Difficult Gravitational Force problem

1. Jun 28, 2013

PsychonautQQ

I posted this in the intro section and realized the answer might be more difficult than anticipated, sorry I won't double post anymore X_x

1. The problem statement, all variables and given/known data
The effect of gravity on a point mass is given as F(r), where r is the radius between the point mass and the earths center. If you could place the point mass at R/2, where R is the radius of the earth, what would the relationship be between F(R)/F(R/2)

2. Relevant equations
Fg = Gm1m2 / r^2

3. The attempt at a solution
I tried just plugging 1/2R and R and getting of course 4 since the radius is squared, but the correct answer is suppose to be 2. I realized the flaw in my logic was that if the point mass was half way to the center of the earth, then some of the earth's mass would be pulling in the opposite direction as the stuff still "under" it. Help please :D

Last edited: Jun 28, 2013
2. Jun 28, 2013

omiros

Without being too sure, as long as you are talking about a point mass, being 'into' a massive object, things change. The equation changes inside earth, because you have 'layers' of mass that do not contribute to the 'gravity' of the center, but they also pull that object out. Think of an object, laying in the center of the earth. Its acceleration is zero. Cause everything pulls that object in every direction at the same rate. This should help you.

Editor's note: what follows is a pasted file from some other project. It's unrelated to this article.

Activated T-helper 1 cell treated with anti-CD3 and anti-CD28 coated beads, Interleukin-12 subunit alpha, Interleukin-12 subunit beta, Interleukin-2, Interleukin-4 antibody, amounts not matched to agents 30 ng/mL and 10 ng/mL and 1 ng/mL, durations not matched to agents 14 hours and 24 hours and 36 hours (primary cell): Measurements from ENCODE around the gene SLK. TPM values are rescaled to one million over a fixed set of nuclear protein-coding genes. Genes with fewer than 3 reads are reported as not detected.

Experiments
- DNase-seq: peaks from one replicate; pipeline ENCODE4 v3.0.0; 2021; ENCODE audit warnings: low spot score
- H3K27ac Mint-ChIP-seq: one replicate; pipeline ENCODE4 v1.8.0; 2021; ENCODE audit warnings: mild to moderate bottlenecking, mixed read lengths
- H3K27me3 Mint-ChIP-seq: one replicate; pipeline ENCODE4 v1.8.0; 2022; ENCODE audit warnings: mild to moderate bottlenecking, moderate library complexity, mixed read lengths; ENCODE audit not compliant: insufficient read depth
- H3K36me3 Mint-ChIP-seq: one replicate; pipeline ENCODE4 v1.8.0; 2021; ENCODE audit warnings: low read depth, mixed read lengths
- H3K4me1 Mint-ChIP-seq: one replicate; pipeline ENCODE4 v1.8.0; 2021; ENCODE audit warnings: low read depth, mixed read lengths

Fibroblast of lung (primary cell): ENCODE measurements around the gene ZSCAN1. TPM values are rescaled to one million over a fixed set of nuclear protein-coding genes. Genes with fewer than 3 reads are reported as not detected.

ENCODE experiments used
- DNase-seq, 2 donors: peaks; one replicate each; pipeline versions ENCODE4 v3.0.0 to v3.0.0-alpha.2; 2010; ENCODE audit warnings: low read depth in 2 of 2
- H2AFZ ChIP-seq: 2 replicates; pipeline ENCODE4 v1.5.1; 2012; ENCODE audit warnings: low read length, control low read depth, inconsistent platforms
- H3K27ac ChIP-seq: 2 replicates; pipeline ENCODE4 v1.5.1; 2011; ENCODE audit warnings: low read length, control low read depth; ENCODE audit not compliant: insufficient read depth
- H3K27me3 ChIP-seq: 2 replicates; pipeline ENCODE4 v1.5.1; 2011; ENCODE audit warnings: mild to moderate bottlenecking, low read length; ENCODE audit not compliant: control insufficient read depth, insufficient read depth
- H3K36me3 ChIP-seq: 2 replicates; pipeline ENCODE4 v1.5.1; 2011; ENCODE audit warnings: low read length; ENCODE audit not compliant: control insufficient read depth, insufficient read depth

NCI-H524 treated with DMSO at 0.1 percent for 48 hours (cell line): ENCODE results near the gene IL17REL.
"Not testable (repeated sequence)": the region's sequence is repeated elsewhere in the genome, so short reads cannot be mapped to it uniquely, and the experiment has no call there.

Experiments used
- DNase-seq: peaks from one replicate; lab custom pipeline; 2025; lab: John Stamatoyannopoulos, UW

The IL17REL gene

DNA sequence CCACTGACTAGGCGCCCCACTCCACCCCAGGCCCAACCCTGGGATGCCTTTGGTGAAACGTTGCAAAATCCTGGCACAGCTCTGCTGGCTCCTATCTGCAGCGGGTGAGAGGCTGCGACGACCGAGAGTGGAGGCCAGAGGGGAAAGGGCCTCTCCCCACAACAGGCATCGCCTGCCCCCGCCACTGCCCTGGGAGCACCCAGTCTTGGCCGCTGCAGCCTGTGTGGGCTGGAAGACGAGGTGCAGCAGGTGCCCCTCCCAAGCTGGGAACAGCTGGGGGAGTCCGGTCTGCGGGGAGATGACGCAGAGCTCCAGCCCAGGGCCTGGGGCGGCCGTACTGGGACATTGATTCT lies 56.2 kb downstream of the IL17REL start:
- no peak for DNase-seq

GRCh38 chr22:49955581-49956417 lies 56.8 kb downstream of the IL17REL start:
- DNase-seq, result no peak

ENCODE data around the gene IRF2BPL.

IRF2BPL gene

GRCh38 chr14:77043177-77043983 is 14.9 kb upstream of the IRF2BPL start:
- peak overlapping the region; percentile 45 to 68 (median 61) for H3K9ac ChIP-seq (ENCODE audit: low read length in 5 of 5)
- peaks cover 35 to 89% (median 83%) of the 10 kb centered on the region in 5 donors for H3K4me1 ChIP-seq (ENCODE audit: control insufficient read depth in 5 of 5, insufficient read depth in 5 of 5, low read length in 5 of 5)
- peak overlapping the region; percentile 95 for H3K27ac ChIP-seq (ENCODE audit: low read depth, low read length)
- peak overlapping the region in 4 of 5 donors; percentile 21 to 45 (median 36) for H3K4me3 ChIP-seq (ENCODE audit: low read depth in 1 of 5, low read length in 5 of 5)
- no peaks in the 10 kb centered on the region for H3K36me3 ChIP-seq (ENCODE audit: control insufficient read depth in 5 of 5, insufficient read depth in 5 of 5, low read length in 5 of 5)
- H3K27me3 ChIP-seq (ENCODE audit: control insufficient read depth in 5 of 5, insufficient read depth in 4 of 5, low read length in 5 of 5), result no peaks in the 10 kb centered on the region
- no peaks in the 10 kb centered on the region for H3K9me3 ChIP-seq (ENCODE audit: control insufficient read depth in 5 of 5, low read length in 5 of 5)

However I am still not very sure what do you mean with the 1/2R. Is that the depth? Is that the Altitude? Is that the distance from the center?

3. Jun 28, 2013

PsychonautQQ

Yeah, the object is placed as I mean't R/2 not 1/2R, oops. Yes, R is the radius of the earth and the object is halfway to the center.

4. Jun 28, 2013

Infrared

There is an eighth of much mass attracting the point and the distance is halved, so the change in the gravitational force is a decrease by a factor of 2. It is not obvious, but the gravitational force from everything in the Earth a distance greater than R/2 from the center cancels.

Edit: Your original method would have given you an answer of 1/4, not 4.

5. Jun 28, 2013

PsychonautQQ

The answer is supposed to be 2 according to the answer key, but I feel like that answer and the logic you used doesn't account for the mass pulling in the opposite direction that the point mass is beneath. Edit: I just read that the mass above the object cancels itself out, can somebody provide me a proof of this?
Edit2: Nevermind i understand, THANKS FOR THE HELP ALL <3!!

6. Jun 28, 2013

Infrared

Again, it isn't obvious, but the force from that mass will be zero. See http://en.wikipedia.org/wiki/Shell_theorem

7. Jun 28, 2013

omiros

Mate, calm down. Just plug these things in the equation. It give 2. Your logic, is not the logic of solving a problem in physics. It is an equation that just varies. Nothing more.

8. Jun 28, 2013

PsychonautQQ

yeah but i also want to make sure the equation makes sense to me, especially these classical mechanics stuff that's so tangible